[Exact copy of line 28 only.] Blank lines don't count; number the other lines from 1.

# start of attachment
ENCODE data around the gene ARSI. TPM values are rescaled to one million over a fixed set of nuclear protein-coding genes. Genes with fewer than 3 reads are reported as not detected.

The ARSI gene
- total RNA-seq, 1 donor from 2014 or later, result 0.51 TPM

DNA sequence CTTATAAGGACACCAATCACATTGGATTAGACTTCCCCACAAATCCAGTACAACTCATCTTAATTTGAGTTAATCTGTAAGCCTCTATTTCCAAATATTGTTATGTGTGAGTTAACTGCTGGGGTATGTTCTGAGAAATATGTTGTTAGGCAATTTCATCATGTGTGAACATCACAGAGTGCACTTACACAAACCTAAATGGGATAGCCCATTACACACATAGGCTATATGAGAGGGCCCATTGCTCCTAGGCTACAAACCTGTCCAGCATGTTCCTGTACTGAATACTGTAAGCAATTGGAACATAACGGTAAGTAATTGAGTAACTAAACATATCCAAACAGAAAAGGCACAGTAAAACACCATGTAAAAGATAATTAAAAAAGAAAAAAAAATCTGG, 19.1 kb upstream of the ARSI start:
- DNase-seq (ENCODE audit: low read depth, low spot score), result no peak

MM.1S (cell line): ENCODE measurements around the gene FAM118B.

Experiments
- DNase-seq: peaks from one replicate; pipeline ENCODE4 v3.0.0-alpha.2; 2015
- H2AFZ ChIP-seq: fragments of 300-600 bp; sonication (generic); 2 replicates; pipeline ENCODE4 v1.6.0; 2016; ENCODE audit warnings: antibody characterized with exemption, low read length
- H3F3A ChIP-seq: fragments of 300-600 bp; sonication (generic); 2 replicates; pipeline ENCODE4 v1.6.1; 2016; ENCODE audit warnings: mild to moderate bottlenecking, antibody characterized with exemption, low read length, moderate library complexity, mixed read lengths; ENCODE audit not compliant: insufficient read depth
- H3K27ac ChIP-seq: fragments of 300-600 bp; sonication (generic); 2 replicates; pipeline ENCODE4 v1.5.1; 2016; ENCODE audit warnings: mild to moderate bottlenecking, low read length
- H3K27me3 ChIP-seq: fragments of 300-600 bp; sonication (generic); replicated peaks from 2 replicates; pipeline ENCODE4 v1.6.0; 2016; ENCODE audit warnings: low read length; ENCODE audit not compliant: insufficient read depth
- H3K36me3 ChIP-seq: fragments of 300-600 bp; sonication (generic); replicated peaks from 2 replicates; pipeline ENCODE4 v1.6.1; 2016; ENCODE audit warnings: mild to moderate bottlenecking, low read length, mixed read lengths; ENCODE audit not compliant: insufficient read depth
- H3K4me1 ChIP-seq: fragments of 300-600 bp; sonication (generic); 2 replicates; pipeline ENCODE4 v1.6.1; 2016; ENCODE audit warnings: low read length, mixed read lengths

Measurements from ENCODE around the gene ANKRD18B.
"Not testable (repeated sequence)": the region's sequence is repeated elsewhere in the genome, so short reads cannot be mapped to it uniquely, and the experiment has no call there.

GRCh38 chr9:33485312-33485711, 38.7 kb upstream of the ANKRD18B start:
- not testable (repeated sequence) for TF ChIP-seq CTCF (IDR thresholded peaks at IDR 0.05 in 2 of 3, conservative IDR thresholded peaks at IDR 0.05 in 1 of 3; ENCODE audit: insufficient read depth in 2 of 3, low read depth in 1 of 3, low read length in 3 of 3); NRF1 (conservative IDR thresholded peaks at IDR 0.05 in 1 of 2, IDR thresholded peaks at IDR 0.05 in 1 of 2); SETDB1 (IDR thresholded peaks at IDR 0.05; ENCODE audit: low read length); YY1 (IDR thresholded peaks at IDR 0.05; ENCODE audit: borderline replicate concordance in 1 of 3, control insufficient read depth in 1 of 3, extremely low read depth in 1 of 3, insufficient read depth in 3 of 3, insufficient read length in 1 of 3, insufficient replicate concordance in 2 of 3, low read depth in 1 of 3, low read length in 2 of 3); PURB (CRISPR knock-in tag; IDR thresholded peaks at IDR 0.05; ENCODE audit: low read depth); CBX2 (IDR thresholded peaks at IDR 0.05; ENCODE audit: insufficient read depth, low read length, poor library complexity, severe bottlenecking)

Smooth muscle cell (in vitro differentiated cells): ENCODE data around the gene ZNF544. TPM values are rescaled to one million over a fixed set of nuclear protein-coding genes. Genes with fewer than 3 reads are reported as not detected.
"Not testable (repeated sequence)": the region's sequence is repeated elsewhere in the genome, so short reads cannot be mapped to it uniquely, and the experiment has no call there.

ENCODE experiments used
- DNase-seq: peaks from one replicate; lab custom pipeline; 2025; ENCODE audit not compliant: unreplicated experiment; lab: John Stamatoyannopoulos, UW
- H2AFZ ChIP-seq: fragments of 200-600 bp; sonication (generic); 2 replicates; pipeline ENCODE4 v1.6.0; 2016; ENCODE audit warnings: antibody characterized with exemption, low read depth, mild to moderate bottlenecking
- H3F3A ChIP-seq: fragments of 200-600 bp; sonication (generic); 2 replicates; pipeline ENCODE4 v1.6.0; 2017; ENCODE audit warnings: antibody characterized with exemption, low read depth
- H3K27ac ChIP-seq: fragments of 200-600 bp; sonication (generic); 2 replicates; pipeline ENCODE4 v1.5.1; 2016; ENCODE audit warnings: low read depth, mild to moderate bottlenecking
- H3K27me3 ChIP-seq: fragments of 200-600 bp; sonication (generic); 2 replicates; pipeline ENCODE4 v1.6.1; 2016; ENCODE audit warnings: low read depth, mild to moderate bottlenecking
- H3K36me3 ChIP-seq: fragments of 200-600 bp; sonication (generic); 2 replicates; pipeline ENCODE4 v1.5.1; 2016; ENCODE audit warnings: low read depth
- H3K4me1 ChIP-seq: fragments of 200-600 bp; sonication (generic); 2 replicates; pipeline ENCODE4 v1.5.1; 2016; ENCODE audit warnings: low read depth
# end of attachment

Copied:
- H3K4me1 ChIP-seq: fragments of 200-600 bp; sonication (generic); 2 replicates; pipeline ENCODE4 v1.5.1; 2016; ENCODE audit warnings: low read depth